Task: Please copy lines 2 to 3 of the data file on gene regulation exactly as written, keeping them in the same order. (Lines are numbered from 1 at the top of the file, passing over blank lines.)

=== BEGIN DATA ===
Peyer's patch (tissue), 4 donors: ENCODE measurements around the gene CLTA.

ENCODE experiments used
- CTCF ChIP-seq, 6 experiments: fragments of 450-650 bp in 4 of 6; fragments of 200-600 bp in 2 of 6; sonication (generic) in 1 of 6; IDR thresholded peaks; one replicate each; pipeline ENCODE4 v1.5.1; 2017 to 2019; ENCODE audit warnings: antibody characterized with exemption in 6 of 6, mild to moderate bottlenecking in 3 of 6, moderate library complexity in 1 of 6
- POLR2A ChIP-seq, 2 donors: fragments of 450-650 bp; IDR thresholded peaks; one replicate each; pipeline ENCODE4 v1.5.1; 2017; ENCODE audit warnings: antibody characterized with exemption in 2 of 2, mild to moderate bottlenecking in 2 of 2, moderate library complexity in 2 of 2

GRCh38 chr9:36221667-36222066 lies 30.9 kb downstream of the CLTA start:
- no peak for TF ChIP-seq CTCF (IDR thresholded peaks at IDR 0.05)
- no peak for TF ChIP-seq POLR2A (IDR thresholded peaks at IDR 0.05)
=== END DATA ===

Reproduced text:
ENCODE experiments used
- CTCF ChIP-seq, 6 experiments: fragments of 450-650 bp in 4 of 6; fragments of 200-600 bp in 2 of 6; sonication (generic) in 1 of 6; IDR thresholded peaks; one replicate each; pipeline ENCODE4 v1.5.1; 2017 to 2019; ENCODE audit warnings: antibody characterized with exemption in 6 of 6, mild to moderate bottlenecking in 3 of 6, moderate library complexity in 1 of 6